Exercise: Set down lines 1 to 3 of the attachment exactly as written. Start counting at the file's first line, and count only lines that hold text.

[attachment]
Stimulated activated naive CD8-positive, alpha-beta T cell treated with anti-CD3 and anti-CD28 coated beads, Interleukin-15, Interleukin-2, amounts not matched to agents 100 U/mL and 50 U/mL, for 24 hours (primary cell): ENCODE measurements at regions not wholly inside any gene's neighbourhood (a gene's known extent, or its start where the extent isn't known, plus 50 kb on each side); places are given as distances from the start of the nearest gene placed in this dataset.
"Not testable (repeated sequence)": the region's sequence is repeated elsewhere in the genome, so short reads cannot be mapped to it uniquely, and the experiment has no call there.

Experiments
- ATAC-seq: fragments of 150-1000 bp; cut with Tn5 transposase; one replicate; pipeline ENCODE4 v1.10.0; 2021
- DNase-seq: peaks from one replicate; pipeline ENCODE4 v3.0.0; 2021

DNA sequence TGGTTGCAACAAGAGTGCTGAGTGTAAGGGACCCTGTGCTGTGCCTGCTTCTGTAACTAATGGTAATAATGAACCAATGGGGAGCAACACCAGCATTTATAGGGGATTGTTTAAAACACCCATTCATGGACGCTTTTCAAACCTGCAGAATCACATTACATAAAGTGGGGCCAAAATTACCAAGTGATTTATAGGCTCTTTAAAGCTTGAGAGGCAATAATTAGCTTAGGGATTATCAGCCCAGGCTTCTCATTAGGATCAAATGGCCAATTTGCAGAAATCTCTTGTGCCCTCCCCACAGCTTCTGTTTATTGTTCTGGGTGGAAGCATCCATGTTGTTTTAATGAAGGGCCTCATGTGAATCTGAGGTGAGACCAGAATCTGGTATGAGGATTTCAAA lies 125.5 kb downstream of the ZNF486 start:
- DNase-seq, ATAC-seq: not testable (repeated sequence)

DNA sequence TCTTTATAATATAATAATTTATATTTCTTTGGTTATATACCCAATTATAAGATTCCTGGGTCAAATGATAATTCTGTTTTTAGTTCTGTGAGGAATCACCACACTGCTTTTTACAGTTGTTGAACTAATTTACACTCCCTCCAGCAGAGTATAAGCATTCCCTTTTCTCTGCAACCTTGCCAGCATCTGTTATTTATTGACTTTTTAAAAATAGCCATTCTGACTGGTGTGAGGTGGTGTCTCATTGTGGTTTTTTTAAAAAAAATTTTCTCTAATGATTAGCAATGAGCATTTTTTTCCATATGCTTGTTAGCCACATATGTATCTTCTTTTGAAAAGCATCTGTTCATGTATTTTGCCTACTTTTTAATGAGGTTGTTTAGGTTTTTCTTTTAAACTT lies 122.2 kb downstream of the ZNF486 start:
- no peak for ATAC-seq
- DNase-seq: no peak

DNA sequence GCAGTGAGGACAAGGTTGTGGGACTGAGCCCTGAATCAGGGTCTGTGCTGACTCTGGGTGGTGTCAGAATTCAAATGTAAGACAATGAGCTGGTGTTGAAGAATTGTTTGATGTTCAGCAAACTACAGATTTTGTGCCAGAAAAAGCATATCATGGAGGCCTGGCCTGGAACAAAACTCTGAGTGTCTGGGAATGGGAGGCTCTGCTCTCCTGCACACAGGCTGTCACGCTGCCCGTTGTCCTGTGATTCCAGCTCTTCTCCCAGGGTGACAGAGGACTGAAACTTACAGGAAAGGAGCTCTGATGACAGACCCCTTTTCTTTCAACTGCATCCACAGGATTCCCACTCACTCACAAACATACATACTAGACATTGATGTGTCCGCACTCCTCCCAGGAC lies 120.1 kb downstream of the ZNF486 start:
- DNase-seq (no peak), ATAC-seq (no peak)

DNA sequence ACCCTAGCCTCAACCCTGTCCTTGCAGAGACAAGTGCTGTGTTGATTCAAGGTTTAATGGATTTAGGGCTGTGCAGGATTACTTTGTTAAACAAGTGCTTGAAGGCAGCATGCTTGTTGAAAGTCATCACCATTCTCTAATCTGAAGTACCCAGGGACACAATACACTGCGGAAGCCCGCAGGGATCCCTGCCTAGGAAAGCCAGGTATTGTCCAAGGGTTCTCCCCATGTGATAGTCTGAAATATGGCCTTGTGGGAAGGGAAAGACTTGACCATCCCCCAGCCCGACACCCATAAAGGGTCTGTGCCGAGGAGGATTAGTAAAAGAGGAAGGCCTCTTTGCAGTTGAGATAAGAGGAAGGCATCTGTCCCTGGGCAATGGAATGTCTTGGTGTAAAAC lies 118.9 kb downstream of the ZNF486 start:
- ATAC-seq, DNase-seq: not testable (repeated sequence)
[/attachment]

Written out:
Stimulated activated naive CD8-positive, alpha-beta T cell treated with anti-CD3 and anti-CD28 coated beads, Interleukin-15, Interleukin-2, amounts not matched to agents 100 U/mL and 50 U/mL, for 24 hours (primary cell): ENCODE measurements at regions not wholly inside any gene's neighbourhood (a gene's known extent, or its start where the extent isn't known, plus 50 kb on each side); places are given as distances from the start of the nearest gene placed in this dataset.
"Not testable (repeated sequence)": the region's sequence is repeated elsewhere in the genome, so short reads cannot be mapped to it uniquely, and the experiment has no call there.

Experiments